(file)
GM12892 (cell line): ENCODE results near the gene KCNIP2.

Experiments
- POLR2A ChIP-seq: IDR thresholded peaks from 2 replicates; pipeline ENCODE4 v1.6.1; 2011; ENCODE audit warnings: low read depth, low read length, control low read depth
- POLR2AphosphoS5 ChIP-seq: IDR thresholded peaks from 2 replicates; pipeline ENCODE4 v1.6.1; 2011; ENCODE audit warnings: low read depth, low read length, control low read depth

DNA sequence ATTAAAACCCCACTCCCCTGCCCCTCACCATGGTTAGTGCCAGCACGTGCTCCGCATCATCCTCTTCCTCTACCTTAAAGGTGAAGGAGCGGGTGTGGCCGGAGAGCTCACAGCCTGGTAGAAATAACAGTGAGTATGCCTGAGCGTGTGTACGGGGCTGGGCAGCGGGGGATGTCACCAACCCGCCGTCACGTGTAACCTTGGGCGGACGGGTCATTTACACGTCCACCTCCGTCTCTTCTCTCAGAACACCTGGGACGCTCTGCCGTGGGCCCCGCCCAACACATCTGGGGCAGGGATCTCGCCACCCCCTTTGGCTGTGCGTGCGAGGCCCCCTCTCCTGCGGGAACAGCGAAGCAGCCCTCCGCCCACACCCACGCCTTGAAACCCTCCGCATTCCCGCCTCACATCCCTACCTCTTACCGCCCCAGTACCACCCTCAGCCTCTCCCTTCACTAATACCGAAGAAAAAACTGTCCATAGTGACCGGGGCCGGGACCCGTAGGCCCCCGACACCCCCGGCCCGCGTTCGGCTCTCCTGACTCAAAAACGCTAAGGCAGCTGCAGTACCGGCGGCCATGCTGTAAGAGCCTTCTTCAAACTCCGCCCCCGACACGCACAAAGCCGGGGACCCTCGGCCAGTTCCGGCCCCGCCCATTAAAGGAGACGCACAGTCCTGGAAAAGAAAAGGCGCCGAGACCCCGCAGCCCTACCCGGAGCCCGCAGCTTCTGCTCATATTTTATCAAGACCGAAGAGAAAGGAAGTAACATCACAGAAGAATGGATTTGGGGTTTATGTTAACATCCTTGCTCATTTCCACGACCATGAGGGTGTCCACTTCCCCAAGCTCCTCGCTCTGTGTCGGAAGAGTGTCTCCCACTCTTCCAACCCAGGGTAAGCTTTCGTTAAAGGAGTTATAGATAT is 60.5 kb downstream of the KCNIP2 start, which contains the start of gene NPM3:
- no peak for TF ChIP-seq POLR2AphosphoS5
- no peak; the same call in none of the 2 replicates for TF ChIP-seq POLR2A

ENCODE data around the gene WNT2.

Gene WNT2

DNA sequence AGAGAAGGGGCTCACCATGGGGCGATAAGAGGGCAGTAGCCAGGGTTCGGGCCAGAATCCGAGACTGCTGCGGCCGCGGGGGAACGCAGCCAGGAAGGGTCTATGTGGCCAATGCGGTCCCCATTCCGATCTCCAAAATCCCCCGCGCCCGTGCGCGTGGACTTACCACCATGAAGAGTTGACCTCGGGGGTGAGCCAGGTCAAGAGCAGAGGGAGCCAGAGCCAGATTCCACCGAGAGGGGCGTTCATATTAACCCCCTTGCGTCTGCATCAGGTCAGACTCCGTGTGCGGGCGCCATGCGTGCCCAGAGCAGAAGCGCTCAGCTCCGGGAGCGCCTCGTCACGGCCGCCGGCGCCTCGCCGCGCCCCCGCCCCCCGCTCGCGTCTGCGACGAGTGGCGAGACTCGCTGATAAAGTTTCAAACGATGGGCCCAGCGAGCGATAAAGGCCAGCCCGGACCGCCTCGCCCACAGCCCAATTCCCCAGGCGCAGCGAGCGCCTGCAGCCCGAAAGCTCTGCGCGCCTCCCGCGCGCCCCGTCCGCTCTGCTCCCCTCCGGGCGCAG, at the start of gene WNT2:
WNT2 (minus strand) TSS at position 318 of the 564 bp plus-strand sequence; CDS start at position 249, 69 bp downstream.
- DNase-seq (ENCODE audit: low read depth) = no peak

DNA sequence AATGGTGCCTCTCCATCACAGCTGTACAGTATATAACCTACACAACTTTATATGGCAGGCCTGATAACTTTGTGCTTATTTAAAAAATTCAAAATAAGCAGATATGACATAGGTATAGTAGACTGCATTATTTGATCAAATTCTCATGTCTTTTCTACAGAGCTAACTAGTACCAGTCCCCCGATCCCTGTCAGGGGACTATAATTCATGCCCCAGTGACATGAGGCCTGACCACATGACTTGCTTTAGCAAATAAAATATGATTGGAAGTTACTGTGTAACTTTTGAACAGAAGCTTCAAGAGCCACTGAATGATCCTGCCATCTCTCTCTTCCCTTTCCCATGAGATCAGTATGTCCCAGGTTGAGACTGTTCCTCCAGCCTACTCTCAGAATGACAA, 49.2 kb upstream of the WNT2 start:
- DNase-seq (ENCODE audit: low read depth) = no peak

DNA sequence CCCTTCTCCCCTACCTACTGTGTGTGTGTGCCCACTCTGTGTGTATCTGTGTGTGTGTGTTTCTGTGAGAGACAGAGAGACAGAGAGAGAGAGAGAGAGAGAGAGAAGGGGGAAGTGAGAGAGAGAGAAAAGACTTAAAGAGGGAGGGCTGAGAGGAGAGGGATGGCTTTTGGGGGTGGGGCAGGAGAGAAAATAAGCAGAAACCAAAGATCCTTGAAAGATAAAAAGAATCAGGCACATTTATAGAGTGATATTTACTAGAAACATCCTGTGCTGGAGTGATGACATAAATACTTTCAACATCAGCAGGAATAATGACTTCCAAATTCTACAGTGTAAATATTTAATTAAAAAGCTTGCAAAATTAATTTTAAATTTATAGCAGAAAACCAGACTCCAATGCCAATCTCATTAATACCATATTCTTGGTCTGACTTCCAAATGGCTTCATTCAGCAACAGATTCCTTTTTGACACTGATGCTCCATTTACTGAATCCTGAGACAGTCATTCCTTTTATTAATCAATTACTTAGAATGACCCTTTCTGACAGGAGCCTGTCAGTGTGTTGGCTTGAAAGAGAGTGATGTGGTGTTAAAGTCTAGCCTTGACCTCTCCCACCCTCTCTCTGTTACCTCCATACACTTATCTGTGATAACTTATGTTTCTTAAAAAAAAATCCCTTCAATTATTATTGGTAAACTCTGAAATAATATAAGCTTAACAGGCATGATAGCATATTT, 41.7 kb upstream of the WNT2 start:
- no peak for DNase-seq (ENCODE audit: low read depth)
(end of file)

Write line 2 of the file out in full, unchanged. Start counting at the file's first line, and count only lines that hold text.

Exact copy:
Experiments